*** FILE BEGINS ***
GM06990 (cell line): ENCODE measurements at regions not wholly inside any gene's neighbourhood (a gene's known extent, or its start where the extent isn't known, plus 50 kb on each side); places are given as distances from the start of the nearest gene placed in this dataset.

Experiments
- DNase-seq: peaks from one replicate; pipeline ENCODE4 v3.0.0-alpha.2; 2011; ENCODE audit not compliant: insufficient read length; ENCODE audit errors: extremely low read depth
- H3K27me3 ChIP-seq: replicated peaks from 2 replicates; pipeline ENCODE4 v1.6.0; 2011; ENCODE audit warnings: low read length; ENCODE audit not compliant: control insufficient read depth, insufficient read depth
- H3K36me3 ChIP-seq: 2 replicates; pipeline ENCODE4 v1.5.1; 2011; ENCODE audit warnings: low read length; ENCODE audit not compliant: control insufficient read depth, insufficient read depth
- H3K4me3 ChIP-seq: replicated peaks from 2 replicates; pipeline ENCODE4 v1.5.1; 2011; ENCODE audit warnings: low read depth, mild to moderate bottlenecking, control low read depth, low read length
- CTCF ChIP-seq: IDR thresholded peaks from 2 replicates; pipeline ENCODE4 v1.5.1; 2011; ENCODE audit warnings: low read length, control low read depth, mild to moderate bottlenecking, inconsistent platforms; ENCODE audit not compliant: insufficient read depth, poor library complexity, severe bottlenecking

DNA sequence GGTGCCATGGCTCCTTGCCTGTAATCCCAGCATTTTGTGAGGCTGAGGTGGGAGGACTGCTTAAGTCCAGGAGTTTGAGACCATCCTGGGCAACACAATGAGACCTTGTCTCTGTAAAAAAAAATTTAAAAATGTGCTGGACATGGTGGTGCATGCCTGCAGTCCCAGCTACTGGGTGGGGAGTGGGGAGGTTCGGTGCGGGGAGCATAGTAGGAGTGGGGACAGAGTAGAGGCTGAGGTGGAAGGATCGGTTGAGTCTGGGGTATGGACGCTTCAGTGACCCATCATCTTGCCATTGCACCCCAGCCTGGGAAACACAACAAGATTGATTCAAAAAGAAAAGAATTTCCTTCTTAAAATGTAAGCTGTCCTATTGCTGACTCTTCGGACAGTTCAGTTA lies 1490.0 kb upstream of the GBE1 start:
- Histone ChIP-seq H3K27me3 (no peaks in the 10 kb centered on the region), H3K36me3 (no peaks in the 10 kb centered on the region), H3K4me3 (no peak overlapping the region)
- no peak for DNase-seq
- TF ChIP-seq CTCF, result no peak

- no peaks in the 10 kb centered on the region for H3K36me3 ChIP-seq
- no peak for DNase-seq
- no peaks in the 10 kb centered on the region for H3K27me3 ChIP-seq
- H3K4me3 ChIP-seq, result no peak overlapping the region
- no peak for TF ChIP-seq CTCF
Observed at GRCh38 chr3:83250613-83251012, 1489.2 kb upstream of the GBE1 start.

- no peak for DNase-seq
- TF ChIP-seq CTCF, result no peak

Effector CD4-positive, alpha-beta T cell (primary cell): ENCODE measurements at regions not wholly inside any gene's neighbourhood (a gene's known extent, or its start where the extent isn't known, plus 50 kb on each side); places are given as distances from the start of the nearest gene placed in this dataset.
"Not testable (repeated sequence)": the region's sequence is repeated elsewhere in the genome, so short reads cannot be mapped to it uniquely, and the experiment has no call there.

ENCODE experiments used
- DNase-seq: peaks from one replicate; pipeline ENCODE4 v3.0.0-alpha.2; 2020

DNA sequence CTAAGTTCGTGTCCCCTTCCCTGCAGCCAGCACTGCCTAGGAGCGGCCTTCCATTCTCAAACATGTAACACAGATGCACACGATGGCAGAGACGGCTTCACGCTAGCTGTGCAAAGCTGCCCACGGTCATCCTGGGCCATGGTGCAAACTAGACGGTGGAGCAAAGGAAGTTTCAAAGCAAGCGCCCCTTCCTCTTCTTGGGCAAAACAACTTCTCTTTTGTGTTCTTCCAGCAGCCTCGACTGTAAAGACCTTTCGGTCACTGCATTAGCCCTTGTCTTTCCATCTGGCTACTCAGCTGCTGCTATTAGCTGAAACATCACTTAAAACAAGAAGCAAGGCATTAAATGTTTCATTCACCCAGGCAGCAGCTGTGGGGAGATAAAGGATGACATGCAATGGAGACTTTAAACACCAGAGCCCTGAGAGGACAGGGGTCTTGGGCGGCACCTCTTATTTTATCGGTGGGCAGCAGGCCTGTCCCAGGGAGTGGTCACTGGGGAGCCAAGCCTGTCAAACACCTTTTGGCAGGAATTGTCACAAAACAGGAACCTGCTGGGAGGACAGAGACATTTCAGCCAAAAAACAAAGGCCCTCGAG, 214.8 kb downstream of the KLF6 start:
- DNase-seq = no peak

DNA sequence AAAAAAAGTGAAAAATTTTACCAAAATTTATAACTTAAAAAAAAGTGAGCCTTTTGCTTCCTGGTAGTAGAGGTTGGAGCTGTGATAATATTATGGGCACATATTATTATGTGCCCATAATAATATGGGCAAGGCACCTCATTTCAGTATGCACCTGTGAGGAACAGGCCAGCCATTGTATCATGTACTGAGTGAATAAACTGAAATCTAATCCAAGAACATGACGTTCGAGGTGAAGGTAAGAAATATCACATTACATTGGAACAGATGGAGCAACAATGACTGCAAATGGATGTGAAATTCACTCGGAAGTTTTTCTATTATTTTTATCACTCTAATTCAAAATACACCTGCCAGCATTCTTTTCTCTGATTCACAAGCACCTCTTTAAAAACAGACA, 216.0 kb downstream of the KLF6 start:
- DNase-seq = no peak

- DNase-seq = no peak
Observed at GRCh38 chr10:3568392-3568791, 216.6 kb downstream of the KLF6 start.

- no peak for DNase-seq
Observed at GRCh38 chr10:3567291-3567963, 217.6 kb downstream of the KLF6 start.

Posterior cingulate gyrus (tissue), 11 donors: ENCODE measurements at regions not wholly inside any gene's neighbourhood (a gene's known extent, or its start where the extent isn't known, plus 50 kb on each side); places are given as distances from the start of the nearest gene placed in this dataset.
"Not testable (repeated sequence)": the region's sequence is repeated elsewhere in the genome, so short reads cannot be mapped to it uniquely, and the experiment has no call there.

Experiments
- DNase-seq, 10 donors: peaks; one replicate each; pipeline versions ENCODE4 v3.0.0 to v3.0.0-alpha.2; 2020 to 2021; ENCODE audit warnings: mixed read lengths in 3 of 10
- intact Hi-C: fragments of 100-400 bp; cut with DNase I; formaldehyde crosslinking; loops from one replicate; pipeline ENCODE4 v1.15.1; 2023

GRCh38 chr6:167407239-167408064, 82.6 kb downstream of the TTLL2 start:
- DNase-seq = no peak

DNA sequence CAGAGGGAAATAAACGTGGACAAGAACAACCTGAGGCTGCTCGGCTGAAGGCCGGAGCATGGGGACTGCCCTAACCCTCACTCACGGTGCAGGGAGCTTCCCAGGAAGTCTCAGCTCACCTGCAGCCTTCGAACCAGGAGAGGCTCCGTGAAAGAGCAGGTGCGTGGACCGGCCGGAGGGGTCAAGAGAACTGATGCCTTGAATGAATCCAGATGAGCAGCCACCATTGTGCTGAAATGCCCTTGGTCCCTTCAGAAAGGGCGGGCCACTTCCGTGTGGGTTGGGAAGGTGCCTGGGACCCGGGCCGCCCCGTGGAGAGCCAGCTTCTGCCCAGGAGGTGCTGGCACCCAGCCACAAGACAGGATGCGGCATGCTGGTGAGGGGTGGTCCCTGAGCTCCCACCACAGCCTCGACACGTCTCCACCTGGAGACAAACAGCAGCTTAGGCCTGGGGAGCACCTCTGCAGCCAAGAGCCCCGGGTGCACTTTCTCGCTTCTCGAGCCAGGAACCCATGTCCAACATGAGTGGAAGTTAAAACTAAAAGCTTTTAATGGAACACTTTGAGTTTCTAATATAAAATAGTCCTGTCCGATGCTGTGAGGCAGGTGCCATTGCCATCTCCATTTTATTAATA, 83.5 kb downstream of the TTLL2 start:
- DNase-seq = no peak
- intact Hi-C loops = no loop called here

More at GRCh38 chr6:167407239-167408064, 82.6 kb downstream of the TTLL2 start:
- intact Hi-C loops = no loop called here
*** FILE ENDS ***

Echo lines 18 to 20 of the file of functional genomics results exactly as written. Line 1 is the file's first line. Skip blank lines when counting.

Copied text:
- no peak for DNase-seq
- TF ChIP-seq CTCF, result no peak

Effector CD4-positive, alpha-beta T cell (primary cell): ENCODE measurements at regions not wholly inside any gene's neighbourhood (a gene's known extent, or its start where the extent isn't known, plus 50 kb on each side); places are given as distances from the start of the nearest gene placed in this dataset.